Hiking to Eagle gorge (Artsivis Kheoba)
The Eagle gorge was similarly deserted when we visited and we enjoyed yet another romantic sunset sitting on the rocks and watching the panorama. The autumn colors, the limestone formations with trees growing at a 90 degrees angle and the mist slowly spreading over the valley as the evening got colder (F said it was smoke from the stoves, but shush) created a somewhat melancholic atmosphere combined with the howling of jackals hidden in the valley just as the sun disappeared.
How to get to Eagle gorge
From the downtown of Dedoplistskaro, walk in the direction of the Border Police (Lermontov street). Connect with the Lenin street, then Cholokashvili street and walk towards the north. Leaving the village, you will see a small stone building (not sure what it is meant for but I thought it would be great to spend the night unless you have a better option). Pass around it and continue walking up the hill. You can see the gorge from above and all the surrounding mountains and the village from the top.
We didn’t go deep into the gorge because it was after dark, however, if I would go back, I would certainly love to explore more. Apparently, there are a few waterfalls and even some archaeological find to be seen.
About 3 easy km from the village
Trekking in Vashlovani Natural Reserve
Vashlovani is the place for you if you love walking for days without meeting anyone, aren’t scared of carrying a lot of water on your back and wish to get closer to the wilderness. (And wildlife. The wolfs are just around the corner, ya know.)
Vashlovani is home to a small, but growing population of gazelles, but also wolfs, bears, jackals, spiders, and snakes. It is an ornithologist’s paradise too. Personally, it is my favorite place in Georgia – it is stunningly beautiful, but not crowded with tourists. It possesses a great natural richness but is not advertised too heavily.
Read more: Hiking the Lycian way in Turkey
Don’t expect anything like Svaneti at Vashlovani, I am talking about the real remote here. There is not even a shop in Kasristskali (well, they say there is, but it was closed and it didn’t look like a shop), although there is a drinkable water source.
From Kasristskali, it is possible to walk or drive on the Vashlovani trails and admire its natural treasures.
Before heading to Vashlovani, be sure to stop by the Visitors Center in Dedoplistskaro and get a permit. (And a map.) You will also need the approval of the Border Police as the natural park sits right at the border with Azerbaijan.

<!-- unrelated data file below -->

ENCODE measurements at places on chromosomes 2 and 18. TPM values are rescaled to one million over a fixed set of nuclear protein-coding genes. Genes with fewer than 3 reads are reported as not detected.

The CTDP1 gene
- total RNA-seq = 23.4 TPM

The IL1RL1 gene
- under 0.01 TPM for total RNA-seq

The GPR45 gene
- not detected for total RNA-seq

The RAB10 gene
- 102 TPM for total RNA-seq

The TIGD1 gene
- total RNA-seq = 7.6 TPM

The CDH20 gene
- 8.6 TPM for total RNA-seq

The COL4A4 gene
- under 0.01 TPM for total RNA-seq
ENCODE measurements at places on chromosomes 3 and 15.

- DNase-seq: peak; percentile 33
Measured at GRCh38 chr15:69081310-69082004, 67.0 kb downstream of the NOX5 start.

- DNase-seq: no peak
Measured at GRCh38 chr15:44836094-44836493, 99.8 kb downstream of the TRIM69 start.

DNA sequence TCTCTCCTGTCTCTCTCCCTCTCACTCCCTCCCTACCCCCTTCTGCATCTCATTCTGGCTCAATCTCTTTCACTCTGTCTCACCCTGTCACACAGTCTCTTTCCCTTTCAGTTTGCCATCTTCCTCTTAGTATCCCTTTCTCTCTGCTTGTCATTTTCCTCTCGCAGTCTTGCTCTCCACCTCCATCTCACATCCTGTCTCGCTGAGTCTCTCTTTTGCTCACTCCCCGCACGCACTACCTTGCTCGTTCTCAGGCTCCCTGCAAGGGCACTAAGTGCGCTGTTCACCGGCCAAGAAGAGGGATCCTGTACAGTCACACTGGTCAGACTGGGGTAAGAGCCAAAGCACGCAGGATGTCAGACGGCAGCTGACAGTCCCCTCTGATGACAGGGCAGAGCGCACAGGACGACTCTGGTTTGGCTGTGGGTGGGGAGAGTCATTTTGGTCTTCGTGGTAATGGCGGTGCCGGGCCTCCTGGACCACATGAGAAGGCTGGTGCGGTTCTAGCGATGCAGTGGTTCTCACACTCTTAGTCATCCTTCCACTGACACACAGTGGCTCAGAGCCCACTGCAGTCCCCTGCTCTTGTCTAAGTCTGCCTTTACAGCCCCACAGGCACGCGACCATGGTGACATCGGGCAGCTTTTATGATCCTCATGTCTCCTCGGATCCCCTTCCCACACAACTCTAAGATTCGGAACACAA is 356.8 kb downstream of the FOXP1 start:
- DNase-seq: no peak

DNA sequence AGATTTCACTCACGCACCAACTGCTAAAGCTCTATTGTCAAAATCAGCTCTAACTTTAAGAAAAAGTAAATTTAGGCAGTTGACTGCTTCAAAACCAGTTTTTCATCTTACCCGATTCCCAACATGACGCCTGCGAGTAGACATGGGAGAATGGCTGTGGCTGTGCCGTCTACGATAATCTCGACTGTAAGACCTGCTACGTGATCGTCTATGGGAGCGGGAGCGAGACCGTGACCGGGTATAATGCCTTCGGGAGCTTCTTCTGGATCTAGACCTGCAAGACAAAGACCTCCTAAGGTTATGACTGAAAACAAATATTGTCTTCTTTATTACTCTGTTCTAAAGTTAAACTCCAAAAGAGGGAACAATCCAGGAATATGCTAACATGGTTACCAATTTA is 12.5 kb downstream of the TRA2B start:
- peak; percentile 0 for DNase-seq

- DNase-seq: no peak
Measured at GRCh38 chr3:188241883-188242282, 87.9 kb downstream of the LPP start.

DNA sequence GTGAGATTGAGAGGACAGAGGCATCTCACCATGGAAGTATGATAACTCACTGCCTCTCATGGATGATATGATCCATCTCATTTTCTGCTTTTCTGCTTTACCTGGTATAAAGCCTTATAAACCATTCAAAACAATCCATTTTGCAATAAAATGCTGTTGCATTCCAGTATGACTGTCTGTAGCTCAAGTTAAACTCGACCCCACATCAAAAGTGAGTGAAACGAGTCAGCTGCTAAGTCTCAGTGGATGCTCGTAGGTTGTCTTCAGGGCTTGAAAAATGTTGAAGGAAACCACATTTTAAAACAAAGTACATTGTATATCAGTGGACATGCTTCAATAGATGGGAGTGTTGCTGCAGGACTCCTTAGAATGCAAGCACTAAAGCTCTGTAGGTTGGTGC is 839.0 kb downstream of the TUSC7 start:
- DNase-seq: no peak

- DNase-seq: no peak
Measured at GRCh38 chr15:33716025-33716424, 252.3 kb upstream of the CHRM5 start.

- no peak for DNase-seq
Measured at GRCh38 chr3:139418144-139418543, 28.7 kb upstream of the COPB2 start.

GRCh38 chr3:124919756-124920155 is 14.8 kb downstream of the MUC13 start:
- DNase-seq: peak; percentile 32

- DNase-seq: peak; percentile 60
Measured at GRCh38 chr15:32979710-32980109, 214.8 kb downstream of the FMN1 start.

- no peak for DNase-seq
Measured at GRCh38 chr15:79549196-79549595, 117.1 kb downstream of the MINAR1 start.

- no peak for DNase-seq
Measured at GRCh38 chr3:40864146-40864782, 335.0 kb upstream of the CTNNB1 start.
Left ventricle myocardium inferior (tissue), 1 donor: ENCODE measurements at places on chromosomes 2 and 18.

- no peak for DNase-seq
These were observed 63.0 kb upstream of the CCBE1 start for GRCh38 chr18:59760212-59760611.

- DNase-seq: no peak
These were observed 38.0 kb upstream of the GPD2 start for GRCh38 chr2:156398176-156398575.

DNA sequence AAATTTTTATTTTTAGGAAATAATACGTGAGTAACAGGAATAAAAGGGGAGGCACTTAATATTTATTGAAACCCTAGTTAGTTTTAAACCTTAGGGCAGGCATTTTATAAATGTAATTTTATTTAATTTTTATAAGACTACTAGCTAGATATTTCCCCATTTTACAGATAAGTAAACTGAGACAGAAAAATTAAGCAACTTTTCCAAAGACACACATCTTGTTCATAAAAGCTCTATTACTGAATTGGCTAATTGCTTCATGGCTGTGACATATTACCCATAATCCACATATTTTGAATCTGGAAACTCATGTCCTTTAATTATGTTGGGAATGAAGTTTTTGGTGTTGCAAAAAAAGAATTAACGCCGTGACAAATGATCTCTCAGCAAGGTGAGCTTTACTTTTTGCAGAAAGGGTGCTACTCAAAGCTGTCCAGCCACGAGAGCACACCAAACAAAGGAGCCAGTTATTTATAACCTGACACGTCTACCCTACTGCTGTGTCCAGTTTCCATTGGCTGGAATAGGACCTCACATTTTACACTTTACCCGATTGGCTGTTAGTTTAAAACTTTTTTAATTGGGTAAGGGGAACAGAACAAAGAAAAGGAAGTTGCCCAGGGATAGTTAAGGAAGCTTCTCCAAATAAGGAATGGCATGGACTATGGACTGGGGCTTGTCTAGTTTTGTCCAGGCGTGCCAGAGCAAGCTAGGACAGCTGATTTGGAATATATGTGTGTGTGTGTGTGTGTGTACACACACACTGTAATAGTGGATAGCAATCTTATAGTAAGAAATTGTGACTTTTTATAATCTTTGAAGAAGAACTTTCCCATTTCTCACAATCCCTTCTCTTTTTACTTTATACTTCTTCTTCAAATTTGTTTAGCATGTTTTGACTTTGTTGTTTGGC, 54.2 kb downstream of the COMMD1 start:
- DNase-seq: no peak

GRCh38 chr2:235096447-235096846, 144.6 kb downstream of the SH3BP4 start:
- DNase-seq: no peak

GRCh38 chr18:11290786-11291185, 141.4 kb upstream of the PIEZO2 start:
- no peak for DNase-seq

How to get to Vashlovani National Park
Although both Khornabuji and Artsivis Kheoba belong to the Vashlovani protected areas, to get deep into the so-called “Georgian Africa” and admire its dry steppes, strange limestone formations, and endemic flora, you need to get your well-shaped hiker’s butt to Kasristskali, about 50 km from Dedoplistskaro.
While most of the people recommend renting a car to visit Vashlovani (and it is a sound decision), it is definitely possible to hike there without a vehicle (or on a bike, for that matter).
I don’t know about marshrutkas going to Kasristskali (there might be some though) and if you don’t want to pay for a taxi, you can hitchhike. Some people say it is impossible, but that is not accurate – there just isn’t all that much traffic going to Kasristskali, so it might take a while. It is easy (as usually in Georgia) to hitchhike to the roundabout where most people turn to Zemo Kvedi, but you will need to take the shattered road to the east.
Once in Kasristskali, follow the arrows leading to the tourist trail. I wrote a whole, long-ass guide detailing all you need to do to walk to Vashlovani, including the best route I would recommend you to take and you can find it here:
About 50 km on the bumpy road from Dedoplistskaro to Kasristskali (180 km from Tbilisi)
Best hiking trails in Dedoplistskaro, Georgia
In this article, I have tried to give you an idea of the hiking routes in Dedoplistskaro; the three options I have presented you with are fairly easy to walk, especially Khornabuji and Eagle gorge since they are directly accessible on foot from the town of Dedoplistskaro.
Trekking to Vashlovani requires a bit more preparations because of its remoteness and the necessary paperwork, but with enough time, it is not impossible as the terrain there is mostly flat.
If you love wild nature and are hoping to encounter faraway places on your trip to Georgia, Vashlovani will certainly satisfy your thirst for adventure.
Have you visited Dedoplistskaro? Do you have more tips on hiking trails I haven’t explored? I’d be happy to hear about them in the comments!
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Stray story seeker. Hungry hitchhiker. Wannabe polyglot. Aspiring travel writer. Currently bumming around in Georgia.